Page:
Israel prepares civilians for threat of 230,000 enemy rockets

According to latest Home Front Command assessments, 1% of incoming enemy rockets would score direct hits on buildings in Israel.

Hezbollah members carry mock rockets next to a poster of the group's leader Sayyed Hassan Nasrallah [FIle] (photo credit: REUTERS)
Hezbollah members carry mock rockets next to a poster of the group's leader Sayyed Hassan Nasrallah [FIle]
(photo credit: REUTERS)
The IDF Home Front Command is preparing for the possibility that Hezbollah will fire thousands of missiles from Lebanon into Israel during the next war.
A national war drill will be held from Sunday to Wednesday, including a nationwide air raid siren at 7:05 p.m. on Tuesday.
The goal of the exercise is to train civilians how to quickly enter “safe zones” in homes and workplaces, in the event of a mass rocket attack.
According to assessments by the Home Front Command, in any multi-front conflict, some 95% of enemy rockets would be light-weight and have ranges less than 40 km., and 1% of all incoming projectiles would score direct hits on buildings.
A mass rocket attack in a war on multiple fronts would be expected to cause mass disruption and perhaps hundreds of casualties. The Home Front Command has been working with emergency services, government ministries and local authorities to prepare for such a scenario.
The preparations do not reflect an assessment that a conflict is imminent, but rather, standard Home Front Command work during routine times. Keeping basic services running under fire is a central goal of the command.
Israel’s enemies collectively have some 230,000 projectiles, more than half of which are in Hezbollah’s arsenal in Lebanon.
In any full-scale war, Hezbollah could fire 1,500 rockets per day, and target central Israel with dozens of long-range rockets per day. The large majority of those would strike open areas, according to assessments.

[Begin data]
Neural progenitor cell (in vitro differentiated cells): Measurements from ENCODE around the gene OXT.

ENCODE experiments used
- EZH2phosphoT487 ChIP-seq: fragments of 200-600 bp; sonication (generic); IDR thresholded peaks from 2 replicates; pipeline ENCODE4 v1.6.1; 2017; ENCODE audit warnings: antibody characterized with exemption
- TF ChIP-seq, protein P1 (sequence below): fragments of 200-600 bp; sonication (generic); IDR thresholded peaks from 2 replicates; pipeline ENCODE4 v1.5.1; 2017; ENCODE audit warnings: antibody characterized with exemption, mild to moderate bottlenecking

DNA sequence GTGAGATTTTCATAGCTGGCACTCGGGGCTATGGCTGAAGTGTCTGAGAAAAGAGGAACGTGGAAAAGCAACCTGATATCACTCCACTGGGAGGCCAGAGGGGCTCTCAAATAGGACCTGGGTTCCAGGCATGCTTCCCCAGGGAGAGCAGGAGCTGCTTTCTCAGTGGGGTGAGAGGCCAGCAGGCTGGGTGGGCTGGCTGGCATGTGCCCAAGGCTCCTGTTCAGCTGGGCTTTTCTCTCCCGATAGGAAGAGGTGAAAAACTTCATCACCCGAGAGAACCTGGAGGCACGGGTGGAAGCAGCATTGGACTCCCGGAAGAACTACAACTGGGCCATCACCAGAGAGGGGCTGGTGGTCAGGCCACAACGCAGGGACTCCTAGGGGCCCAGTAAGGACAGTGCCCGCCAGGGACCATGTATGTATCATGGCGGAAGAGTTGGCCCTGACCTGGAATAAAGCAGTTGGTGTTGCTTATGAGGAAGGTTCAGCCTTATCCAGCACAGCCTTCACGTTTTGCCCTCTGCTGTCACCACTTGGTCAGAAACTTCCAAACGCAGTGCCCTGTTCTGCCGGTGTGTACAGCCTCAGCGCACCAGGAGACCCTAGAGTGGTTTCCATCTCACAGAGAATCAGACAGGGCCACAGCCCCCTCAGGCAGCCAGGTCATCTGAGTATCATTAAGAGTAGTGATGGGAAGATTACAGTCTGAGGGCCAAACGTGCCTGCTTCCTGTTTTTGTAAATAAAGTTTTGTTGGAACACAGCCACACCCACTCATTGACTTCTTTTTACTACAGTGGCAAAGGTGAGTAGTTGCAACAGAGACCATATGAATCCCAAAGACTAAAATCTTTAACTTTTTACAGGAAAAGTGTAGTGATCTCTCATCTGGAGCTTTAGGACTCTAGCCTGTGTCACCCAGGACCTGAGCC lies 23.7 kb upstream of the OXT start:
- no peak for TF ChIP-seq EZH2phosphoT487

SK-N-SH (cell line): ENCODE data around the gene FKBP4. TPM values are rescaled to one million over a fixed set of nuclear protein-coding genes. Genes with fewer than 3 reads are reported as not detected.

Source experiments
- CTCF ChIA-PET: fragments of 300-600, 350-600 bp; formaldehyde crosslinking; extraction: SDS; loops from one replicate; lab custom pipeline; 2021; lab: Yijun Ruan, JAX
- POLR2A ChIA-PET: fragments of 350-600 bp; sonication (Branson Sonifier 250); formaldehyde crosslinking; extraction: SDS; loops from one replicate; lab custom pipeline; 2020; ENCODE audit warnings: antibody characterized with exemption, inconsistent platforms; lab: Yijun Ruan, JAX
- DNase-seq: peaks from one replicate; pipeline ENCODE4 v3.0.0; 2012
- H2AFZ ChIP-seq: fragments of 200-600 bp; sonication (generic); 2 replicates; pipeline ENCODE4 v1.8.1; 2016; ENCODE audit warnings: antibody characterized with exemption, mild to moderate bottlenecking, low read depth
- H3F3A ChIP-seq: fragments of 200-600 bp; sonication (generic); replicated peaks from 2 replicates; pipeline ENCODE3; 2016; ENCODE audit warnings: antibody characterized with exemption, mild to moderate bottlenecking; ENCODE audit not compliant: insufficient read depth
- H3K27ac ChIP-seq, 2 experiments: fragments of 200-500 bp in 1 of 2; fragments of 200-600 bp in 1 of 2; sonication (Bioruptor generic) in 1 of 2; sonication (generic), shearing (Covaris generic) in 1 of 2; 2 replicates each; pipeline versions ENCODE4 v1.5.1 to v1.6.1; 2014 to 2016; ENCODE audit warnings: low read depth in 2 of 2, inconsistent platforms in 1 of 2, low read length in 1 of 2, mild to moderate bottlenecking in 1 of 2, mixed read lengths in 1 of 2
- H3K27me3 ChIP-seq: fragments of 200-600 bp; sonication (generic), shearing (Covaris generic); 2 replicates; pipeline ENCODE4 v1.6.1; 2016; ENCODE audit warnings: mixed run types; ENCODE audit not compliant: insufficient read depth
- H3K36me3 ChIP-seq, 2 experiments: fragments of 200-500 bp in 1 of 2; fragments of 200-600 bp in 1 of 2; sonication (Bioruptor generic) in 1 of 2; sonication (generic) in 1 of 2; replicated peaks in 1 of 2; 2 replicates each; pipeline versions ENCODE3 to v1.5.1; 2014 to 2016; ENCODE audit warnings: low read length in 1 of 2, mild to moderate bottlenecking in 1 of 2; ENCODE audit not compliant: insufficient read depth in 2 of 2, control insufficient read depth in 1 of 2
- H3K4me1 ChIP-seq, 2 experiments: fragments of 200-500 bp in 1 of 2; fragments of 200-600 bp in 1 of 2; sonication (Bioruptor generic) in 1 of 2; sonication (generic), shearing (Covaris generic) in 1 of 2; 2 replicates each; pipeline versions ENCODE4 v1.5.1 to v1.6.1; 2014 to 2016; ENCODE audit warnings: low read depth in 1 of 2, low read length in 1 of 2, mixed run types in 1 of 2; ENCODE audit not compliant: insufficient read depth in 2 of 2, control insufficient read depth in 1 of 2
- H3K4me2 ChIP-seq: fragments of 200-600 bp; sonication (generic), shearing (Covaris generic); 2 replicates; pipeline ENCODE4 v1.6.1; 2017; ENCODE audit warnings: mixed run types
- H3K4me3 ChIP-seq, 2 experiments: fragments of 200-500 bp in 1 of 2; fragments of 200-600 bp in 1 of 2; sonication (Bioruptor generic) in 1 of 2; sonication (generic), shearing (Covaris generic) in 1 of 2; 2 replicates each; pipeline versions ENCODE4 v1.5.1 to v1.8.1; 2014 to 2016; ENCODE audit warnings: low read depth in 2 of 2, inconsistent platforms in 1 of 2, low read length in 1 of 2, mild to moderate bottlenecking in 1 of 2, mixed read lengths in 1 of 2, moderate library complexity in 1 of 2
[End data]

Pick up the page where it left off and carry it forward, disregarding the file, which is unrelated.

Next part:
The Home Front Command’s preparations are taking into account the fact that Hezbollah is seeking to obtain more and more precision-guided rockets.
In any conflict, cross-border infiltrations by Hezbollah and Hamas would pose significant challenge to the home front, the army says.
The Home Front Command recently increased the number of areas within the country that could receive rocket alerts from 265 to 3,000, greatly increasing the system’s accuracy.
In recent weeks, the command held a drill in which it practiced summoning reservist search and rescue personnel to mock destruction zones.
In the event of conflict with Hezbollah, of the 750,000 Israelis who might leave their homes in the North, the state would be able to house some 95,000 of them in hotels and kibbutz homes.
Regarding chemical weapons, assessments in the Home Front Command are that the strategic threat has decreased greatly since the Assad regime disbanded its program, but the tactical, pinpoint threat that ISIS will use chemical weapons near the Golan border will increase as time goes on.
As a result, the Home Front Command continues to maintain gas mask production lines, enabling the manufacture of protection kits at a moment’s notice.